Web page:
Cotton is one of my favorite places in Mitchell County. The land and farms are beautiful, but Marshall’s is hard to beat. It’s a store that’s also a post office. Historically, the smallest villages of Georgia often had country stores that served dual purposes as post offices, but this is very rare today.
Hinsonton has always been a small community, but this store was probably the center of life from the 1930s to the early 1970s. The last time I was here, it appeared as if someone was trying to restore this place. Tina Haywood Battle notes that the store was closed by the 1970s.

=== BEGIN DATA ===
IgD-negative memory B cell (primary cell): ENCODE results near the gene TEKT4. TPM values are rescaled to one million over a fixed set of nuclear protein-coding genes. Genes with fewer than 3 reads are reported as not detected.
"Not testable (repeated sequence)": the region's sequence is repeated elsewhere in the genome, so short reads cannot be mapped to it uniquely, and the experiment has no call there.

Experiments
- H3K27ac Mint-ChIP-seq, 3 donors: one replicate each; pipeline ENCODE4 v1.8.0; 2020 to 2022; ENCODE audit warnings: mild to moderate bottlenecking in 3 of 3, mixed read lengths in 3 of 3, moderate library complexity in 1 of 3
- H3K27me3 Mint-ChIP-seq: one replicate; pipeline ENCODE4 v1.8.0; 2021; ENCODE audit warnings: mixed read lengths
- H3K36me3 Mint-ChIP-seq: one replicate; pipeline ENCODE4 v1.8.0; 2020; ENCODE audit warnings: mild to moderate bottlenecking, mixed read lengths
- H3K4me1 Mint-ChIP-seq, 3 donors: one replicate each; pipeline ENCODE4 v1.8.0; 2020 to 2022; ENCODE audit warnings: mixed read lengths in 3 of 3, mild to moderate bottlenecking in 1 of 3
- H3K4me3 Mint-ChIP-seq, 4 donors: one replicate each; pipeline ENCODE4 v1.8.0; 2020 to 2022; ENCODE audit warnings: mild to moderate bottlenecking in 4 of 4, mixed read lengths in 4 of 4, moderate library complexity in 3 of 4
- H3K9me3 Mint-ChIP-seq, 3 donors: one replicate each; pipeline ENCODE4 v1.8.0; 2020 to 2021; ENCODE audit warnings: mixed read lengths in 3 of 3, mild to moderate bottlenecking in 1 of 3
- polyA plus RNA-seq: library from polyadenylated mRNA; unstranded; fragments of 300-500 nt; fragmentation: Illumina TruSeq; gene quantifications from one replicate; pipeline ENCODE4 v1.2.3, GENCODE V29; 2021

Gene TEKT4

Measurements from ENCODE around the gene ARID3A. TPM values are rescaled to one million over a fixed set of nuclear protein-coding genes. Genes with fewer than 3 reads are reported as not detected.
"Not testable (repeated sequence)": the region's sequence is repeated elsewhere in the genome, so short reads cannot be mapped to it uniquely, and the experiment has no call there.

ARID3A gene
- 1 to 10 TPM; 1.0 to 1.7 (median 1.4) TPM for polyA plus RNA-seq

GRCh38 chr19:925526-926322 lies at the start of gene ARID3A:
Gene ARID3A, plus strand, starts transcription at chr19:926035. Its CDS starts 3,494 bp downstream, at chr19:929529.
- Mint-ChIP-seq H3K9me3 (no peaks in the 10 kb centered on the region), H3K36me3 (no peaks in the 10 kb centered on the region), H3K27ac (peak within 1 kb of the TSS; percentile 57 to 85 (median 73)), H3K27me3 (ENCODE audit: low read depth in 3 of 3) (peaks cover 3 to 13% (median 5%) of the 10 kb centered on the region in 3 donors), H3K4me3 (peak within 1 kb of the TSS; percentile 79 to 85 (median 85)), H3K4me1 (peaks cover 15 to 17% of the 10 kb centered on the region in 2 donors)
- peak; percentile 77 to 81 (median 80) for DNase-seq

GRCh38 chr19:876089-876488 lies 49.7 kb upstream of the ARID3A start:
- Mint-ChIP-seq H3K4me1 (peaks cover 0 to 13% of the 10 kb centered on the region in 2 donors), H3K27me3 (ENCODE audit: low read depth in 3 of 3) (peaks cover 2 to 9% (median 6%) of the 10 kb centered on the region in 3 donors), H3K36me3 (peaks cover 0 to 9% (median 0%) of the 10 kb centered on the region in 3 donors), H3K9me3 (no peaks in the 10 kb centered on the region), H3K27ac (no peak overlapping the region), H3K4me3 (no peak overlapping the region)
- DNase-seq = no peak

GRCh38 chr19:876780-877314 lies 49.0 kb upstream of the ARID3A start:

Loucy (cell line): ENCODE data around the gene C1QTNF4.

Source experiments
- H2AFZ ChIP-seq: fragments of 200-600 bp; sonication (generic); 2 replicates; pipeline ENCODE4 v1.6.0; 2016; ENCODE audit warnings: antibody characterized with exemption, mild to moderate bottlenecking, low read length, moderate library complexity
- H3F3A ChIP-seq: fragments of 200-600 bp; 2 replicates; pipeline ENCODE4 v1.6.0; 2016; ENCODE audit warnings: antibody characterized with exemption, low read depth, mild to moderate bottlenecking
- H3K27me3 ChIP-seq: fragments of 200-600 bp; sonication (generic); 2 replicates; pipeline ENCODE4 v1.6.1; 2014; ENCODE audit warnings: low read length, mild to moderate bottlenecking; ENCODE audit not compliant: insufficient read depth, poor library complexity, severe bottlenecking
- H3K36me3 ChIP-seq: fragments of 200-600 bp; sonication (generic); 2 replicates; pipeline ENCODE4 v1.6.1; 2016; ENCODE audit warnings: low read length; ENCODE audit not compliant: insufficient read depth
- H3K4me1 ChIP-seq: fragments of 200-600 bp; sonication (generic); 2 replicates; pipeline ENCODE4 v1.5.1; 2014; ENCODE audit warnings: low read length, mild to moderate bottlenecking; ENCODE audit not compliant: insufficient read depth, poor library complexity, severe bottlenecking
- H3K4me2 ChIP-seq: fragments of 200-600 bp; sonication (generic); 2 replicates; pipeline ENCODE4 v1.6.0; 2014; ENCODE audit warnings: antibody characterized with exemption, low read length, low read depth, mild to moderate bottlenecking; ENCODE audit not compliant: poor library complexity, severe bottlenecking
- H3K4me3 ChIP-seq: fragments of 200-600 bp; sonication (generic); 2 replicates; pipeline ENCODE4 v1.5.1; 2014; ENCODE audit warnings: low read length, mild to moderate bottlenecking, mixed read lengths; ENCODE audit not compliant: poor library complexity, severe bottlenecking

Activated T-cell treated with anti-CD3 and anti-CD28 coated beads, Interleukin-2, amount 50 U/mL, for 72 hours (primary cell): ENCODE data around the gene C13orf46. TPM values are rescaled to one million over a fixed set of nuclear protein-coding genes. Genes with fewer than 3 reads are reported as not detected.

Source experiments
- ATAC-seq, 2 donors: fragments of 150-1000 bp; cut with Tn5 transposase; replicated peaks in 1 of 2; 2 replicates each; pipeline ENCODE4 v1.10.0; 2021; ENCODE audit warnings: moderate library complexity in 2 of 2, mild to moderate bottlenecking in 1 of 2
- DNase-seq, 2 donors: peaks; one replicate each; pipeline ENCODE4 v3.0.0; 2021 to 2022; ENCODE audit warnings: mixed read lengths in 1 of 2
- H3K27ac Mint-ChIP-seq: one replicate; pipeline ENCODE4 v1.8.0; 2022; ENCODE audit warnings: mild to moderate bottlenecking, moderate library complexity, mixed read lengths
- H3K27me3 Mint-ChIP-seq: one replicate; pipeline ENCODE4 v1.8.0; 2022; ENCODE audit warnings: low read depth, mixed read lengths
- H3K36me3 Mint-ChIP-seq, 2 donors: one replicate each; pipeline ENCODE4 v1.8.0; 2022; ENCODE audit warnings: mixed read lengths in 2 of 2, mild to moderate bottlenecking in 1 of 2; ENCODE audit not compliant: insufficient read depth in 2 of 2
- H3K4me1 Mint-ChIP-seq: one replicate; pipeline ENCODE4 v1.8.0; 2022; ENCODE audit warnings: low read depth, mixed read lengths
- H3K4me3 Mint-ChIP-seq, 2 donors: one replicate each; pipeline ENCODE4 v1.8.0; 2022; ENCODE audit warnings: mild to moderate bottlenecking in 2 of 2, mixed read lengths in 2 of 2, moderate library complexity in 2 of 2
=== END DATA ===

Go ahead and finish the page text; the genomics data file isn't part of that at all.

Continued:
The old Gilbarco gas pumps are amazing survivors but Ted Floyd remembers the store from an even earlier time. My family (Harrells) have lived near Hinsonton for about 150 Years. As a child, in the 1940’s and early 50’s I drank many an RC Cola with salted peanuts dumped in the bottle at this old store. You could get bologna and cheese sliced at the back, Kits and BB Bat candy. Long before the Gilbarco pumps, the gas was delivered by gravity. Pumped up by hand into a glass tower to measure the quantity then released by gravity into the tank.